Monomers and polymers
Alkenes can be used to make polymers. Polymers are very large molecules made when many smaller molecules join together, end-to-end. The smaller molecules are called monomers.
In general: lots of monomer molecules → a polymer molecule.
Alkenes can act as monomers because they are unsaturated (they have a double bond):
- ethene can polymerise to form poly(ethene), also called polythene
- propene can polymerise to form poly(propene), also called polypropylene.
Uses of polymers
Different polymers have different properties, so they have different uses. The table below gives some examples.
Examples of polymers and their uses
|polythene||plastic bags and bottles|
|polypropene||crates and ropes|
|polychloroethene||water pipes and insulation on electricity cables|
Polymers have properties that depend on the chemicals they are made from, and the conditions in which they are made. For example, there are two main types of poly(ethene): LDPE, low-density poly(ethene), is weaker than HDPE, high-density poly(ethene), and becomes softer at lower temperatures.
Modern polymers have many uses, including:
- new packaging materials
- waterproof coatings for fabrics (such as for outdoor clothing)
- fillings for teeth
- dressings for cuts
- hydrogels (for example for soft contact lenses and disposable nappy liners)
- smart materials (for example shape memory polymers for shrink-wrap packaging).
Problems with polymers
One of the useful properties of polymers is that they are unreactive, so they are suitable for storing food and chemicals safely. Unfortunately, this property makes it difficult to dispose of polymers. They can cause litter and are usually sent to landfill sites.
You may wish to view this BBC News item (2002) about degradable carrier bags.
Most polymers, including poly(ethene) and poly(propene) are not biodegradable, so they may last for many years in rubbish dumps. However, it’s possible to include substances such as cornstarch that cause the polymer to break down more quickly. Carrier bags and refuse bags made from such degradable polymers are available now.
You can read the entire article from the BBC website Polymers
For a more in-depth look at how are Polymers formed or made you can check out this resource
Polymerization requires chemical reactions, and chemical reactions happen as a consequence of collisions of molecules; if monomers never encounter each other, they can never react! Therefore, we would expect that the rate of a reaction has a dependence on collision frequency. This is an especially important consideration for polymers because polymers can be really big which means they diffuse slowly, leading to a lower rate of collision, providing fewer opportunities for reactions. However, because the polymer is large and diffuses more slowly, each encounter between reactants actually has a longer duration, which favors a reaction. These two effects — less overall collisions but longer collision duration — are assumed to balance each other out. Analyses of polymer reaction kinetics suggest that this is a reasonable assumption in most cases. We are therefore going to make this very key assumption called the principle of equal reactivity, which is that reactivity does not vary as a function of polymer size. This assumption underlies all of our future analysis of polymerisation and is important to keep in mind.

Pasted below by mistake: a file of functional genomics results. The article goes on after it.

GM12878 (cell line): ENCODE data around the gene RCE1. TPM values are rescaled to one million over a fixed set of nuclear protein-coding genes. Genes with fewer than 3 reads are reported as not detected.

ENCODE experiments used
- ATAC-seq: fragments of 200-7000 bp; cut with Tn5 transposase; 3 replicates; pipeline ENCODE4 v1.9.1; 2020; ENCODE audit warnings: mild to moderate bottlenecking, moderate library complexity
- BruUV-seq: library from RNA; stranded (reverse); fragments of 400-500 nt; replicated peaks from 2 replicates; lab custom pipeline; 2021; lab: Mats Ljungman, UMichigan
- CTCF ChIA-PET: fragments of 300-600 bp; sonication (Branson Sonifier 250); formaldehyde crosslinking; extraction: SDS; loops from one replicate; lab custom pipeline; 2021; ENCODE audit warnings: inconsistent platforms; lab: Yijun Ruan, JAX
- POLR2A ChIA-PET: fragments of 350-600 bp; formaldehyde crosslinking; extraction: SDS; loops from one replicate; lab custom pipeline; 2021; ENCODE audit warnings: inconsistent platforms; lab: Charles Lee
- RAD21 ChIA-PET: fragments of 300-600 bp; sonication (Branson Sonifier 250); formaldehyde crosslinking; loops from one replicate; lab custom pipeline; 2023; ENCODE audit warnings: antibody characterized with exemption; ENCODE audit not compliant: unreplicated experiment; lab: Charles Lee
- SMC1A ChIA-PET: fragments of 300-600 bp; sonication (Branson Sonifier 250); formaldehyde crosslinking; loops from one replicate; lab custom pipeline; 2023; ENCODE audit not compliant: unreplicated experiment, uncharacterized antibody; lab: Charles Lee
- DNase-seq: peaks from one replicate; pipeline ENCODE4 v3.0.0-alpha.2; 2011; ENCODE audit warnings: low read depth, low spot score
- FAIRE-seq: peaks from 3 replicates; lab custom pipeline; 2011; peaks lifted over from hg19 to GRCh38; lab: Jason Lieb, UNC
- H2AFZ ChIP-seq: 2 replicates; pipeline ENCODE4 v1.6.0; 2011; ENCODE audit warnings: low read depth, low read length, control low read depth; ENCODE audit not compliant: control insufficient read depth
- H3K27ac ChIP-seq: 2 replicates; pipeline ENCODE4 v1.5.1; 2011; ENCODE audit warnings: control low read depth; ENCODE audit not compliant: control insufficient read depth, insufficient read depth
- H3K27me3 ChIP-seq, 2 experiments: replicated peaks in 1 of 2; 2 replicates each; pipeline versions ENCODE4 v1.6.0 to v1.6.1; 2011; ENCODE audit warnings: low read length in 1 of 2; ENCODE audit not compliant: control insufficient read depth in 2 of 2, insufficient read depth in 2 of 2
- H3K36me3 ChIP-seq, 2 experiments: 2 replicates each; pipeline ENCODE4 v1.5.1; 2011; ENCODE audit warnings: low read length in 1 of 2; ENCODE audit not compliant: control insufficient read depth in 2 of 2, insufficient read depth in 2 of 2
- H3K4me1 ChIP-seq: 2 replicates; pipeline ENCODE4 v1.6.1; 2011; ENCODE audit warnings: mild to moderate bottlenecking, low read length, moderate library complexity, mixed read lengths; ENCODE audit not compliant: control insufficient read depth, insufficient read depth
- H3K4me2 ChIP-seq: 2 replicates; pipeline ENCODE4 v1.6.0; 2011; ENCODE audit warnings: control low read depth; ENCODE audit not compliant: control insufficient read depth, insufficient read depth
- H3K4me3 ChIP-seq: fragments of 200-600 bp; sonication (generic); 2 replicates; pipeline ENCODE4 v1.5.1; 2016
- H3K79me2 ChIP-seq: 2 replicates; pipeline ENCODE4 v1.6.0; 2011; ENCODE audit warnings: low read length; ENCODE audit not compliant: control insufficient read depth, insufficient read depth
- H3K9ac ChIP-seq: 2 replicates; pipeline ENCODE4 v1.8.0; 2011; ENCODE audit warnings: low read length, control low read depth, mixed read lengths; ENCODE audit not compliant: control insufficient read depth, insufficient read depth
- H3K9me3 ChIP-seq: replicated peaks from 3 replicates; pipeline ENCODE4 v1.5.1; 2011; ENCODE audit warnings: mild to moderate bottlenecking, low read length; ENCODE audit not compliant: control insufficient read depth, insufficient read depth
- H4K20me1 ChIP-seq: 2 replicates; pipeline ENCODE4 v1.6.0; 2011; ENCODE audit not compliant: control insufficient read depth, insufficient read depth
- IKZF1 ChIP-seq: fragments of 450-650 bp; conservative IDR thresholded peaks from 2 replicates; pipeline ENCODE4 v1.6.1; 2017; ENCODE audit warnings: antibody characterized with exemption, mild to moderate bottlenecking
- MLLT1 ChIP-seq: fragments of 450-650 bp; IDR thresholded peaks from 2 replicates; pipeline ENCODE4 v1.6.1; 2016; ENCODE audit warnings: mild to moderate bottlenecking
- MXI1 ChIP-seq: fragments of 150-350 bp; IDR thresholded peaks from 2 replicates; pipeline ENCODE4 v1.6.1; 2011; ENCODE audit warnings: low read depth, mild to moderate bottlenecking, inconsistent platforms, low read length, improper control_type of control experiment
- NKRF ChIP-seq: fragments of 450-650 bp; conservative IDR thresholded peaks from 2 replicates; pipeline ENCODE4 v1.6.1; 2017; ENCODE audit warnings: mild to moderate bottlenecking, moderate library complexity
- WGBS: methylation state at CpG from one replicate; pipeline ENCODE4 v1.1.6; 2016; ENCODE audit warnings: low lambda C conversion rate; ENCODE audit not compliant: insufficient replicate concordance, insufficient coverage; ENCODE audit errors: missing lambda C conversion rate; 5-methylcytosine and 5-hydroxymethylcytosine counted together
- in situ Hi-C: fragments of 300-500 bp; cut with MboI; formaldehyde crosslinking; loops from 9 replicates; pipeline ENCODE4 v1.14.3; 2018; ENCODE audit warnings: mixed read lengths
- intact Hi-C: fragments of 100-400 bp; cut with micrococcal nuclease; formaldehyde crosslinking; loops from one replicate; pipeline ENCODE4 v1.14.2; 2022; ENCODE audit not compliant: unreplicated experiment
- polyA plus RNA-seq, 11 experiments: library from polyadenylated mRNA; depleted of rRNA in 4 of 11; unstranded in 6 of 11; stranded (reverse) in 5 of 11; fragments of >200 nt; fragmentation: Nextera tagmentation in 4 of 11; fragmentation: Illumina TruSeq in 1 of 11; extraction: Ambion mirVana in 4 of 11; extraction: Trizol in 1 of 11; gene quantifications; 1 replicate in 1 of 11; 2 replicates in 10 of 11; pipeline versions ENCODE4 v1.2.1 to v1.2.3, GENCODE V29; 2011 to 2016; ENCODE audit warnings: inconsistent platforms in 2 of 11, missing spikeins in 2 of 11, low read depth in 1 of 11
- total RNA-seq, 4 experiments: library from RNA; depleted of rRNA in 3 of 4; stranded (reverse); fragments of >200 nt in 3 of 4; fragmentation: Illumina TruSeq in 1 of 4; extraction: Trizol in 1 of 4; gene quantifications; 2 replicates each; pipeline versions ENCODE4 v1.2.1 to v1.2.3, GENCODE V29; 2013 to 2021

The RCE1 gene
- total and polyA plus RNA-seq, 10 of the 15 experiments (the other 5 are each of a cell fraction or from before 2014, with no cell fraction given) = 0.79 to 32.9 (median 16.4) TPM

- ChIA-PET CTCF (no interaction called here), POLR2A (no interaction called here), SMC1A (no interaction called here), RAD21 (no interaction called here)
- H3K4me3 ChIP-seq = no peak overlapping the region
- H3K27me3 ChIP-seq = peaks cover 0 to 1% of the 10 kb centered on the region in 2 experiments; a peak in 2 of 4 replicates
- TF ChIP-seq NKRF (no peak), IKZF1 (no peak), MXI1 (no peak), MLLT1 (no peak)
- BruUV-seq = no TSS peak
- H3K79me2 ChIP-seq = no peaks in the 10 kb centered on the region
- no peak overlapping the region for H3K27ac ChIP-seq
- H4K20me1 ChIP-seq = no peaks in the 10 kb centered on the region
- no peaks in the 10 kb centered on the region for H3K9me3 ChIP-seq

Now to actually make a polymer in the first place, you have to have the correct degree of functionality. Clearly, for a polymer to form and grow, 1) there has to be an initial reaction between monomers, and 2) there has to be a reaction between monomers and the growing polymer molecule. Consider the two molecules in Figure 2.1, where A and B are able to react together to form a bond. Because each molecule only has one A or B group, once they react, there is no more functionality left to continue the polymerization. Thus, these molecules don’t have enough functionality to form a polymer.
Another good resource is http://www.essentialchemicalindustry.org/polymers/polymers-an-overview.html
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